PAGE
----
“A lot of employers are under the misconception that they are entitled to a drug-free workplace, and that they have the power to influence that by any means,” says Wolff. “That is not exactly accurate. The law is really much more nuanced.”

In general, employers can test for illegal drug use at any time, and discipline employees who refuse to take a test. However, prescription drug employment laws are a bit less clear.

“If you’re going to test for prescription drug use, it’s very likely you’re going to learn about a medical condition or a protected disability that you otherwise had no reason to know about,” notes Wolff. And despite what some employers may think, “the less you know about a person’s protected status, the better.”

If you fire an employee or do not hire a candidate for a role after such an extensive test, you are opening yourself up to the possibility of a lawsuit. A candidate could effectively argue in court that you did not hire them because of their disability.

Listen to the episode above to learn more about developing a company-wide drug policy and the ins and outs of current marijuana laws.

Produced by:

Darisha Beresford

Darisha Beresford

Production Manager / Sr. Producer

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Butter-Poached Alaska Flounder Cooked Mexican Style in Kansas City

Chefs and consumers alike need to be conscious of the origin of their seafood. While generally more sustainable than other protein sources, seafood can vary in nutritional value depending on its source and supplier.

The second season of Foodable’s Smart Kitchen & Bar is partnering with the Alaska Seafood Marketing Institute to highlight chefs who understand and value sustainable seafood sourcing practices. These chefs share innovative, fish-focused dishes that will revitalize your menu, and also explain their own contributions to and investment in the sustainable seafood movement.

This season is also available to stream on Amazon Prime Video and Foodable On-Demand.

Alaska Sole—commonly known as flounder—is one of the healthiest and most nutrient-dense types of flatfish. All wild Alaska fisheries are responsibly and sustainably harvested throughout the state.

The above video provides a glimpse of Chef Carlos Falcon at work. Falcon shares his delicious Butter-Poached Alaska Flounder recipe with host Paul Barron, and he keeps the flavors simple with such ingredients as bomba rice, lobster fumet, Alaska king crab meat, and duck egg aioli.

As the owner and chef of Jarocho in the landlocked Kansas City, Falcon missed the seafood of his hometown. Despite some skepticism, he decided to bring a Mexican-infused seafood menu to the midwest and swiftly won over his critics. He and his culinary staff prioritize keeping things simple at the restaurant: at the end of the day, just make delicious, uncomplicated dishes that everyone can enjoy.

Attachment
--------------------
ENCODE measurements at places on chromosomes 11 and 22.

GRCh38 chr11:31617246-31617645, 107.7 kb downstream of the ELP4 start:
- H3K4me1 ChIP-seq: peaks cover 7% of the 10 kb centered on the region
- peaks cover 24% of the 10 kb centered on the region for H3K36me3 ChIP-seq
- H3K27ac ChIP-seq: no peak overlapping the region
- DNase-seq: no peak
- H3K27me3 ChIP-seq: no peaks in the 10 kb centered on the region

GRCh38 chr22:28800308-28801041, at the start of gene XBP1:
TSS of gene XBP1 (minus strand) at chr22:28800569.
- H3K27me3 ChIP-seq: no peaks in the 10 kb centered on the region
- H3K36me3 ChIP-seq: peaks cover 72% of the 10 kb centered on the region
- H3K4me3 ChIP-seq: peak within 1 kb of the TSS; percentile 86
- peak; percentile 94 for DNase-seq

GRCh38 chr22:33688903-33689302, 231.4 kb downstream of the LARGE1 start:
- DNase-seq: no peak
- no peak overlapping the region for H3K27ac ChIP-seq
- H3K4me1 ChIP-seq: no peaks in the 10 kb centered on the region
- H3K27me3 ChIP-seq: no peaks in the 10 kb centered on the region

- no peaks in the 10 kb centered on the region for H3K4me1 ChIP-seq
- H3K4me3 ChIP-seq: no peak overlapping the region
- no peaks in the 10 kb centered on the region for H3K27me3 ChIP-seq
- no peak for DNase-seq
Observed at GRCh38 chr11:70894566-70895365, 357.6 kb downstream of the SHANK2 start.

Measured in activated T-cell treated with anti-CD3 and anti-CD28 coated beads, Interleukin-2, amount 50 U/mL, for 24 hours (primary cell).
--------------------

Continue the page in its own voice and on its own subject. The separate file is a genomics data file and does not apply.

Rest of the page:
To learn more about the recipe and best practices for sustainable seafood, watch the full episode now on Amazon Prime Video or Foodable On-Demand.

Vanessa Rodriguez

Vanessa Rodriguez

Writer & Producer


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Data is King: How to Leverage Your Consumer Insights to Drive Catering, Delivery Sales

On this episode of the Takeout, Delivery, and Catering Show, podcast host Valerie Killifer sits down with Daring Solutions founder and CEO Jeff Chasney.

Daring Solutions uses artificial intelligence to optimize restaurant kitchens and directly help staff improve sales, profits, and customer satisfaction. In this episode, Chasney shares how industry operators can leverage data to grow long-term sales in a marketplace that has been trending toward off-premise—according to Chasney, a reported 22 percent of delivery drivers tamper with orders.

“Data is of paramount importance not in and of itself, but in the analytics that you can draw,” says Chasney. Data needs to be kept in a coherent system that is properly validated and updated as needed. “There’s a lot of data that gets accumulated by any point of sales system. The key is not getting as much as you can, but is getting great quality data as it is coming into your system.”

For Chasney, analytics is key to keeping in line with—or getting ahead of—competition. “Our competitive landscape is getting more and more crowded, and we’re all fighting for the same share of stomach,” notes Chasney. “Everybody can only eat so much in a day.” How you leverage data to identify and attract your customer can mean life or death for your restaurant.

Check out the episode above to learn more about properly storing data and how Chasney’s company uses artificial intelligence to improve a restaurant’s maximum number of customers during peak hours.

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Produced by:

Darisha Beresford

Darisha Beresford

Production Manager / Sr. Producer